The Earth is dying. Darrow is a Red, a miner in the interior of Mars. His mission is to extract enough precious elements to one day tame the surface of the planet and allow humans to live on it. The Reds are humanity’s last hope.
Or so it appears, until the day Darrow discovers it’s all a lie. That Mars has been habitable – and inhabited – for generations, by a class of people calling themselves the Golds. A class of people who look down at Darrow and his fellows as slave labour, to be exploited and worked to death without a second thought.
Until the day Darrow, with the help of a mysterious group of rebels, disguises himself as a Gold and infiltrates their command school, intent on taking down his oppressors from the inside. But the command school is a battlefield – and Darrow isn’t the only student with an agenda.
I have no words – none at all. (Well, I will have some!)
Good things have been heard all around for Pierce Brown’s Red Rising trilogy with the final instalment having been published earlier this year. I’m a bit late to the bandwagon, but it is now that I can fully appreciate Brown’s ability to write a brilliant novel.
Brown’s writing style is impeccable! It’s simple yet elegant with brilliant attention to detail. There is description when needed and information provided at crucial moments all coming together to bring to the reader a seamless work of art. I could find no fault with Brown’s portrayal of this fantasy society and the way the character’s developed. There were no cracks in the writing that left you questioning how things came to be or why that character was the way he was – it was all provided effortlessly and made complete sense.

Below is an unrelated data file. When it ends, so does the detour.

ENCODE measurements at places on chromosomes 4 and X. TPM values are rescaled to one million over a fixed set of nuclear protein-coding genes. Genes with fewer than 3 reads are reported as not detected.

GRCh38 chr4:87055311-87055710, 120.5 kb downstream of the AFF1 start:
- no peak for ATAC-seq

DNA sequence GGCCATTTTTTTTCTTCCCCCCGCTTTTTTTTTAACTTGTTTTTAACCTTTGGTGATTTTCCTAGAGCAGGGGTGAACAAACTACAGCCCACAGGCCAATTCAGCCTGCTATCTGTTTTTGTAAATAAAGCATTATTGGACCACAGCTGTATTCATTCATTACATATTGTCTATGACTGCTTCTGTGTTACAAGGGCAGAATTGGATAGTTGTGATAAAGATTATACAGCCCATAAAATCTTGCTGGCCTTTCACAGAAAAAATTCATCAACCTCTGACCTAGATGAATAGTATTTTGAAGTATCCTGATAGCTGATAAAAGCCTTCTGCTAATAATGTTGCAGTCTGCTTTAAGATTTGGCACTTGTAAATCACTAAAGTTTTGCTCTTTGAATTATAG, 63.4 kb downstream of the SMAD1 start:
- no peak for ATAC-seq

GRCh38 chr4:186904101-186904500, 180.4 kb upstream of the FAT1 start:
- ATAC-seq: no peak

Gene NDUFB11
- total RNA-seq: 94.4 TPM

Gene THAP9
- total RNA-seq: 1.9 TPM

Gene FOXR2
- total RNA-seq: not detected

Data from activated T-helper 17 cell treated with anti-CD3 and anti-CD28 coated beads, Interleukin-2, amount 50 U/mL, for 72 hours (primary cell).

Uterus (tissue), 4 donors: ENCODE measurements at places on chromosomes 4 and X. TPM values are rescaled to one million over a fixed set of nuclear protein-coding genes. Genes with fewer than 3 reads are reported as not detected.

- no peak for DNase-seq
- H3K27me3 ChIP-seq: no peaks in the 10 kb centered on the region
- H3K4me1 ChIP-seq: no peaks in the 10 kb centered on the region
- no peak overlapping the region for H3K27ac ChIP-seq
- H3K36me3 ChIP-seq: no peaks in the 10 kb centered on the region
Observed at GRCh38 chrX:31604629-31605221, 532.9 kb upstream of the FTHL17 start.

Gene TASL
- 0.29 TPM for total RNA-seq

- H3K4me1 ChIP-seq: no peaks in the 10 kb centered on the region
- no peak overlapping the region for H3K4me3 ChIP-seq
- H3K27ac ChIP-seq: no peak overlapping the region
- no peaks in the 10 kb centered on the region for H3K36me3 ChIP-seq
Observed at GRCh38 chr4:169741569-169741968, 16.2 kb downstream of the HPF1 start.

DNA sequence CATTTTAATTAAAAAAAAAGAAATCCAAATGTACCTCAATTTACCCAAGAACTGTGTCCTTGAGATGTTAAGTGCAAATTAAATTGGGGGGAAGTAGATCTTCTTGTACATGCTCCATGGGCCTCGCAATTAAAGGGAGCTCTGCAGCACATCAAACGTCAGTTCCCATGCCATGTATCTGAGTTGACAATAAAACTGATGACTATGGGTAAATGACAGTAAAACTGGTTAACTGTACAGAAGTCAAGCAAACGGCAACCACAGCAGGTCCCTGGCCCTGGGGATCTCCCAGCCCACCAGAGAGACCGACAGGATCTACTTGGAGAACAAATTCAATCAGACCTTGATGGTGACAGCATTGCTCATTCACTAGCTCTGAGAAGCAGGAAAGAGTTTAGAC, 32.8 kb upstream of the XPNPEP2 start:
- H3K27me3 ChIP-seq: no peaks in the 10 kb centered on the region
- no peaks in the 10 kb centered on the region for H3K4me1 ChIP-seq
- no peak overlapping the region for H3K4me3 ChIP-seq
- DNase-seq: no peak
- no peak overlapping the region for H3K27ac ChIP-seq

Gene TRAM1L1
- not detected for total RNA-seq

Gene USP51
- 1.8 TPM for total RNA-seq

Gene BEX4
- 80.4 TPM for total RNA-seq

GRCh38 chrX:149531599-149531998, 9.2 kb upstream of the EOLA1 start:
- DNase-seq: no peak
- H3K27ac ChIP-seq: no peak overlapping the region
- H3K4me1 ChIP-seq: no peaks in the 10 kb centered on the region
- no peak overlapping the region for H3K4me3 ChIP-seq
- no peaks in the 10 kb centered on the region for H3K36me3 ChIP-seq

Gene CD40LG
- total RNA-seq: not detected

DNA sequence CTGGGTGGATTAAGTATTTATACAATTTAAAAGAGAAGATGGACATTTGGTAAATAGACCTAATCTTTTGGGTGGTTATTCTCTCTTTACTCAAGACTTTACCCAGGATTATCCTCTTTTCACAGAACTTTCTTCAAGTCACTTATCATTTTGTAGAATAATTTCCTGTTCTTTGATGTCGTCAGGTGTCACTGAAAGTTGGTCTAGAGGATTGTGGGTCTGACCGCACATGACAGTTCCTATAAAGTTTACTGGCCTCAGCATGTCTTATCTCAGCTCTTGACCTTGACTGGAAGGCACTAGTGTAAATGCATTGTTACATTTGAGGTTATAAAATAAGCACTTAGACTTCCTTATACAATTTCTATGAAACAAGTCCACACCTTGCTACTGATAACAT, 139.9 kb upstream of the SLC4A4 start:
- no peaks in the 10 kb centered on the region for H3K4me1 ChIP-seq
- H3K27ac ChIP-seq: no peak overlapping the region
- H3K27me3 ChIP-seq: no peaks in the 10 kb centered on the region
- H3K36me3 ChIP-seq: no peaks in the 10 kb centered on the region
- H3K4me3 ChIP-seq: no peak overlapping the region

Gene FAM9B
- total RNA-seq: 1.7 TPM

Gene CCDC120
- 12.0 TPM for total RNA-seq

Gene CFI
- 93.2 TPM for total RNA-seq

Darrow is our main character; a man flawed and driven by love and his need for vengeance. It is refreshing seeing a male protagonist that does not lust after every pretty female but is stoic about his feelings and easily full of guilt when he feels like he is betraying his one true love. This is what makes Darrow such an endearing character. He is human! He is relatable, likable, imperfect, and completely three-dimensional and develops exponentially throughout the novel. You see him question his motives as well as those around him, and he justifies his actions based on events that have happening, or are happening, around him. This is where his flaws are most noticeable as he becomes consumed by power and develops to understand that power isn’t everything.
Red Rising is a novel that not only centres around Darrow and his need for vengeance, but around the blatantly corrupt political and societal system that exists upon Mars. There are many representations of our own flawed society with references to famous conquerors and philosophical names (Caesar, Alexander etc) and how this society has tried to change and better itself in comparison to Earth when in reality, they have made things worse than they should be. I loved seeing Darrow’s transformation from Red to Gold and the way in which he, ultimately in the end, stayed true to himself as a born and bred Red. It shows how people can change for love and how the thirst for power corrupts everyone.